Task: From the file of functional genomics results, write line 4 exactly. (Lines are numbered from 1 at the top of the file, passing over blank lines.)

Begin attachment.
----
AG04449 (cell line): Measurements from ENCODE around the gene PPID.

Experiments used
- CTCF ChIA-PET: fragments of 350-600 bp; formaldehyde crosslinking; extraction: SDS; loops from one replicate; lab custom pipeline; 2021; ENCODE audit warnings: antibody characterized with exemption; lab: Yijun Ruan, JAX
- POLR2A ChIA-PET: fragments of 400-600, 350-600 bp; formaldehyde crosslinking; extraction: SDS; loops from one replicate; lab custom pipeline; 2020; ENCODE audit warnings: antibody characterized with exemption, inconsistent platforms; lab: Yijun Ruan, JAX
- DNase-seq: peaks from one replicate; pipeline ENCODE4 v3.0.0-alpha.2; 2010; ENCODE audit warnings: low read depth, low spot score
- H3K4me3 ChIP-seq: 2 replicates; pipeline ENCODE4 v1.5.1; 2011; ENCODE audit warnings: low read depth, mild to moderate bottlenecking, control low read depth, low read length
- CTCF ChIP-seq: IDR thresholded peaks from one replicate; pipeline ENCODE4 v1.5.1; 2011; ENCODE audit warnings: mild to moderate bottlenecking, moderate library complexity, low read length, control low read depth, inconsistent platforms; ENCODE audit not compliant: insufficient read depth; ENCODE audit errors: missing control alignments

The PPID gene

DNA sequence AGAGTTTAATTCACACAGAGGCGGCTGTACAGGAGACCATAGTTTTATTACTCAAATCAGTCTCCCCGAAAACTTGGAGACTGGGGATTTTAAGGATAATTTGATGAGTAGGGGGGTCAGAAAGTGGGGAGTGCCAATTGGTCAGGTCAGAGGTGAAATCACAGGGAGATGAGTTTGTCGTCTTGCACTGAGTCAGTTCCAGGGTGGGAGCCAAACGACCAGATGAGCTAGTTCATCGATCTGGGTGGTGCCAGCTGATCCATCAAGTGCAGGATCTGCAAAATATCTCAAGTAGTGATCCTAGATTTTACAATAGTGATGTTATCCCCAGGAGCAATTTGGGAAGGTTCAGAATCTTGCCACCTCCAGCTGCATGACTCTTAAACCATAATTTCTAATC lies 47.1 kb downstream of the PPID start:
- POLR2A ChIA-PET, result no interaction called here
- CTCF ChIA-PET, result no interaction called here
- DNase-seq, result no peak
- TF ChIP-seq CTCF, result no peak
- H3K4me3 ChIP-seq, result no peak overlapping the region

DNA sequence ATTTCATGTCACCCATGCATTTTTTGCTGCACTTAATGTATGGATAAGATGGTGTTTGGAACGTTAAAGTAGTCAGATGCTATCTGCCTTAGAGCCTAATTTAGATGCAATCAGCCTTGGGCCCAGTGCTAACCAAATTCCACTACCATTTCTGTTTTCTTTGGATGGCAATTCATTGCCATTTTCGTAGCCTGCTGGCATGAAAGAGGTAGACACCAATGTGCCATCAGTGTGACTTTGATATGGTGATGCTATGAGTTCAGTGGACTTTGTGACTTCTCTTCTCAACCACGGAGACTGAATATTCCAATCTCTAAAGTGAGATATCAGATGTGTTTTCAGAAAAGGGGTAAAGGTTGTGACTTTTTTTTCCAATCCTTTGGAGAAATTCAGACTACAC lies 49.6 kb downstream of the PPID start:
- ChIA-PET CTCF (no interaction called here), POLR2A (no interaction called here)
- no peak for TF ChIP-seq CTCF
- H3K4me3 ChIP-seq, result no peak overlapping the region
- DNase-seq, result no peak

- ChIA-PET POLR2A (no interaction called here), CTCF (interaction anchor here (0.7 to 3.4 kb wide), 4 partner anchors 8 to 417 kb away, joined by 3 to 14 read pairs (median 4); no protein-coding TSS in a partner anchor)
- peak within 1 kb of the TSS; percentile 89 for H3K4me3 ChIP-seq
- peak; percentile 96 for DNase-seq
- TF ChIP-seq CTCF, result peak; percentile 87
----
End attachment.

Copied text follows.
- POLR2A ChIA-PET: fragments of 400-600, 350-600 bp; formaldehyde crosslinking; extraction: SDS; loops from one replicate; lab custom pipeline; 2020; ENCODE audit warnings: antibody characterized with exemption, inconsistent platforms; lab: Yijun Ruan, JAX